RE­MEM­BER­ING HIS ROOTS

Davies cel­e­brates 18th birth­day in Ed­mon­ton

Edmonton Journal - - FRONT PAGE - TERRY JONES tjones@post­media.com Twit­ter.com/ByTer­ryJones

There were about 30 houses that Phonzie and his teenage friends hit on Halloween in Ed­mon­ton.

“Only one per­son rec­og­nized me,” said the sud­denly fa­mous pro­fes­sional soc­cer player Alphonso Davies of a trick-or­treat ex­pe­di­tion on one his fi­nal days of be­ing a 17-year-old.

“I’d played soc­cer with their son grow­ing up in my ele­men­tary school days, so they knew me,” he said of the out­ing in his old neigh­bour­hood.

Af­ter the Van­cou­ver White­caps played their fi­nal MLS game of the sea­son, the kid who be­came ma­jor in­ter­na­tional soc­cer news by at­tract­ing a record US$22mil­lion trans­fer fee from Ger­man power Bay­ern Mu­nich re­turned home to the city that pro­duced him.

Davies didn’t make any pub­lic ap­pear­ances or hold any press con­fer­ences. The one thing he did was make one sur­prise ap­pear­ance at his old ju­nior high school. He wanted to spend as much time as he could with his fam­ily and friends be­ing the guy they knew be­fore he was fa­mous.

“I just wanted to be home with my fam­ily and to hang out with my friends. It was good. My friends made me feel like a 17-year-old, es­pe­cially the night I went trick-or-treat­ing with them to get candy,” he said.

“One of my friends dressed up as a sumo wrestler. The rest of us dressed up as his train­ers.

“We hit quite a few houses. We had a big bag for the candy and it filled up pretty quickly. They liked our idea, so they gave us more candy.”

They hit their neigh­bour­hood in north­east Ed­mon­ton.

“I hadn’t had much time to spend with my par­ents, so I fi­nally had a chance to do that,” he said of mom Vic­to­ria and dad De­beah.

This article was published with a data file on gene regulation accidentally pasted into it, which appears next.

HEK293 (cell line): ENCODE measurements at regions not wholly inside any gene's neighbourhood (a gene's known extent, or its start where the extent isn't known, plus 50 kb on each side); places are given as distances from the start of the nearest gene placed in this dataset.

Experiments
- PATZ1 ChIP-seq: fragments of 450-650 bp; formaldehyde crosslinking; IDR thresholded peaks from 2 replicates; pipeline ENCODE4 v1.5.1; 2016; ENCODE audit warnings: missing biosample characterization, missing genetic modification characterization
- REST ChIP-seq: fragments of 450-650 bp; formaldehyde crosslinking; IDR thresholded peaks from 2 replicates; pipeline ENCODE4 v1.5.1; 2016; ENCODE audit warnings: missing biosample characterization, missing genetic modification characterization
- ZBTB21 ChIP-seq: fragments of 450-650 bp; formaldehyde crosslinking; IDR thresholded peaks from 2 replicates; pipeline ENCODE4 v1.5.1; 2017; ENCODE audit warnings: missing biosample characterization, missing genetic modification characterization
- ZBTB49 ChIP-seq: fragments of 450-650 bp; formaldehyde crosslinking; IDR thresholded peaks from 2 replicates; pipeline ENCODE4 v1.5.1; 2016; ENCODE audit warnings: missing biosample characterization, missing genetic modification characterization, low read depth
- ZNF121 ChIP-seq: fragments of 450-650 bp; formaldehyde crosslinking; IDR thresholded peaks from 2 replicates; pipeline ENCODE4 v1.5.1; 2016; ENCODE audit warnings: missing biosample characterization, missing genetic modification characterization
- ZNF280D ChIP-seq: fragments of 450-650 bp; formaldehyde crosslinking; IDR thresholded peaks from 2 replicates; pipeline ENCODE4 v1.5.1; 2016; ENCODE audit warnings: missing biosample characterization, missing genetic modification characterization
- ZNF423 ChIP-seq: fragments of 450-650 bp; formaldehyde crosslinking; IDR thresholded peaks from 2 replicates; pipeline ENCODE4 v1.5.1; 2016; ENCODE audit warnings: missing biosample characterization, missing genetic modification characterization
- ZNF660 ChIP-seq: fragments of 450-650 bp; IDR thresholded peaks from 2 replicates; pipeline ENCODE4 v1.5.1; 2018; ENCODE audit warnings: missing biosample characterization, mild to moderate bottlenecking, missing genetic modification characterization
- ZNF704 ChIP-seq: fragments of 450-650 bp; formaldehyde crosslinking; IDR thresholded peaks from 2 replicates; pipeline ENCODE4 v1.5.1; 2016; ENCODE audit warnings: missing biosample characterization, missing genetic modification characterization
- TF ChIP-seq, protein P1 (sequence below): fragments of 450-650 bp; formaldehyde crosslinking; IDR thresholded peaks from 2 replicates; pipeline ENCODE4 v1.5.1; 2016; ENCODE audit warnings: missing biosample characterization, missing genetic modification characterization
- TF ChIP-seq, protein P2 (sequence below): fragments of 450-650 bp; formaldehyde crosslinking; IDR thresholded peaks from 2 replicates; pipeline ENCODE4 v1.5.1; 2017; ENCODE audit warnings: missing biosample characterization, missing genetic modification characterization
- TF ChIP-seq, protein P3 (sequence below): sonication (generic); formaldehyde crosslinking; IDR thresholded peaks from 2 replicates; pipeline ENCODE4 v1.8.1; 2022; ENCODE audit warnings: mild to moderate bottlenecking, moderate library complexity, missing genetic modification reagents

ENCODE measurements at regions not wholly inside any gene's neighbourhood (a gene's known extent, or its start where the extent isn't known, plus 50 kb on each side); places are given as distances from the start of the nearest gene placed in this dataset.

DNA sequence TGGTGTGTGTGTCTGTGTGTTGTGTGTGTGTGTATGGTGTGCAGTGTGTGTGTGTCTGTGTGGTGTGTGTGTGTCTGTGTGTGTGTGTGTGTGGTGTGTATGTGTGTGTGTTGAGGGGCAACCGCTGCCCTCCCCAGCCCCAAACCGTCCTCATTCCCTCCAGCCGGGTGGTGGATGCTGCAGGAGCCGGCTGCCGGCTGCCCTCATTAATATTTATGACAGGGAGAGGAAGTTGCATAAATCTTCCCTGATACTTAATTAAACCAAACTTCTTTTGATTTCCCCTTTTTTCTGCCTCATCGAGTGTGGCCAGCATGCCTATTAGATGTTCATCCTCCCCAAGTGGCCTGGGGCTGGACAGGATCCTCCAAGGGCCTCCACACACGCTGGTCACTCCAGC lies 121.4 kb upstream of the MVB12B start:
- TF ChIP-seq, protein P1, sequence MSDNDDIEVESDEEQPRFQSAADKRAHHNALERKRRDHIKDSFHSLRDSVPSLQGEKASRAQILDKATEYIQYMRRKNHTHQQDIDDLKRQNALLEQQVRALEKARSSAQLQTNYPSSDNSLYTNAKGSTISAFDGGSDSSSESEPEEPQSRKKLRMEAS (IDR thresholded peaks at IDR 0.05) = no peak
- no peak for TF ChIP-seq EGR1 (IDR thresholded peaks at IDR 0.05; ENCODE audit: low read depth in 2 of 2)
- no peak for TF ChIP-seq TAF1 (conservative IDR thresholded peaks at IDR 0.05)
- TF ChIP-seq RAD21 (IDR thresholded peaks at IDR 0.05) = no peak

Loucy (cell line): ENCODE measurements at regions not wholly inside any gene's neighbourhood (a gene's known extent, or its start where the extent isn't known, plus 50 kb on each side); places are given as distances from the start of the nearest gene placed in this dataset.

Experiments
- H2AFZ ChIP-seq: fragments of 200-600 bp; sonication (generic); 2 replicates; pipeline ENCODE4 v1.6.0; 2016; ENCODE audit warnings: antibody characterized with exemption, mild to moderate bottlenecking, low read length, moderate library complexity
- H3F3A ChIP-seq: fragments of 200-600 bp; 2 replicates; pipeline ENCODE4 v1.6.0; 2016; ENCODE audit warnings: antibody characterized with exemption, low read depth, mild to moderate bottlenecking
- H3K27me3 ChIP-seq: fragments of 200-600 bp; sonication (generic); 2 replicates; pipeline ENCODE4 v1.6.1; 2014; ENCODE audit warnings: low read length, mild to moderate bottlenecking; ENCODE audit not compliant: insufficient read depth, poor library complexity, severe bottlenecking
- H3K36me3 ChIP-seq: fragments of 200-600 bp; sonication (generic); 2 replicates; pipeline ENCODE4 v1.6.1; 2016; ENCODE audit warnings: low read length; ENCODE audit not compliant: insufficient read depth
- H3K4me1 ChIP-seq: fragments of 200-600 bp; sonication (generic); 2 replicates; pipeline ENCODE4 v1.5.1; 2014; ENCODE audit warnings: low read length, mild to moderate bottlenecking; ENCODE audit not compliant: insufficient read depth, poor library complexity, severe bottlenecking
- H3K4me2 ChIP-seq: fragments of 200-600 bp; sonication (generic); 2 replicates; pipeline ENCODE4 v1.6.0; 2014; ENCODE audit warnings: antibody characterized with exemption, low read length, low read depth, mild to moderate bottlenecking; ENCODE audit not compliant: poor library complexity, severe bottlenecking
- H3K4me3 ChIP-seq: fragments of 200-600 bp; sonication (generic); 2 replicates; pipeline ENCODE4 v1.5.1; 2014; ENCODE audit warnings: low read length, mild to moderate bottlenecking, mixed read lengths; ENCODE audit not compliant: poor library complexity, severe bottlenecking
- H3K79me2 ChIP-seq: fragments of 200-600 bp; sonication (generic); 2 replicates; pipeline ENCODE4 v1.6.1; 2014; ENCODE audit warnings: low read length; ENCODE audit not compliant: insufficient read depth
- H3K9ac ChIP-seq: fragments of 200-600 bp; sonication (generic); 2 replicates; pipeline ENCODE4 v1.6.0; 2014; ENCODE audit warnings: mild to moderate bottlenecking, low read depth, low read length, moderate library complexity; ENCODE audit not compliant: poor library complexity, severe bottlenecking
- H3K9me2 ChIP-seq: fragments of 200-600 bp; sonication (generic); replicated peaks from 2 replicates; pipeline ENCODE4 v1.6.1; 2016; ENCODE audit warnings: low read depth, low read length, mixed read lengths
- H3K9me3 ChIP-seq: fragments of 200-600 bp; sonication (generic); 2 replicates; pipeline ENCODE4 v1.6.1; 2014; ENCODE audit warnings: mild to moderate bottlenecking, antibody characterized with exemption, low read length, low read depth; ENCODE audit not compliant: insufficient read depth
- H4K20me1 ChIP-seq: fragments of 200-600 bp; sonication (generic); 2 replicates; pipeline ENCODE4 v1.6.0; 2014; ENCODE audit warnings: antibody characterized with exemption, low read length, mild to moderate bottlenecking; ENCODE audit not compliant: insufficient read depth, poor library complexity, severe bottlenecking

“That was good, es­pe­cially on my birth­day,” added the young phe­nom who was born in a refugee camp in Ghana, where his par­ents had fled from the Liberian civil war.

On Nov. 2, Davies cel­e­brated his 18th birth­day at home.

“We just had some peo­ple over to the house. My mom made some food. It was nice.”

His en­tire fam­ily was able to at­tend the emo­tional farewell game in Van­cou­ver. They were part of a spe­cial pre­sen­ta­tion in his hon­our.

Fans were in­vited to sign a gi­ant post­card and stood for the 67th minute of the game to hon­our the player who wore No. 67 for the team. Davies scored two goals in the game.

“It started out as a reg­u­lar day for me. I woke up, show­ered, ironed my clothes and went to the sta­dium. I didn’t know what was go­ing to hap­pen. When I came on the field, I shud­dered.”

He said it was a night to re­mem­ber like the one af­ter he first be­came a name in the game — the one that to this point stands as his great­est game.

Af­ter re­turn­ing from Moscow, where he was the im­pres­sive lead­off speaker for the suc­cess­ful Canada-U.S.-Mex­ico 2026 World Cup bid, he spent sev­eral more days away from the White­caps to fly to Philadel­phia to sign with Bay­ern Mu­nich. Af­ter a twoweek absence, he fi­nally suited up again with the White­caps, of­fi­cially on loan to the team un­til he turned 18. He scored two goals and had two as­sists in a 4-2 win.

“I wasn’t able to be on the field or even to train and I was miss­ing soc­cer a lot. When I got back on the field, my pas­sion for the game re­ally took over. I wanted to get out there and re­ally per­form,” he said.

Davies said he thought about his Ed­mon­ton up­bring­ing and de­vel­op­ment a lot in the last few months and that’s why he de­cided to make the one school visit when he got home.

“I de­cided I wanted to visit St. Ni­cholas, my old ju­nior high school. It was good to see all the kids that are pass­ing through the St. Ni­chols Soc­cer Academy. I was once one of them. It was nice to see how it is now and see all my old teach­ers.”

This week­end he leaves for St. Kitts and Ne­vis to train and play for the na­tional team in a CONCACAF Na­tions League qual­i­fy­ing game. From there he’ll fly to Ger­many to join Bay­ern Mu­nich, for whom he wasn’t el­i­gi­ble to join un­til he turned 18.

“For the first few weeks I don’t ex­pect much to hap­pen. I’m just go­ing to go over and get my feet wet,” he said. “I think three or four weeks with the team be­fore the Christ­mas break will be re­ally help­ful.”

He’ll be back in Ed­mon­ton for two weeks at Christ­mas and in­tends to find time to be out in the com­mu­nity more.

“I’m happy to do it. Those are the peo­ple who are sup­port­ing me. Kids are look­ing up to me, so I want to be inspiration for them.”

But for this last week or so, it was great to be hang­ing out with his mates in his old neigh­bour­hood.

My friends made me feel like a 17-year-old, es­pe­cially the night I went trick-or-treat­ing with them.

DARRYL DYCK/THE CANA­DIAN PRESS

Ed­mon­ton’s Alphonso Davies, now 18, em­braces his dad De­beah af­ter play­ing his fi­nal match last month with Ma­jor League Soc­cer’s Van­cou­ver White­caps.

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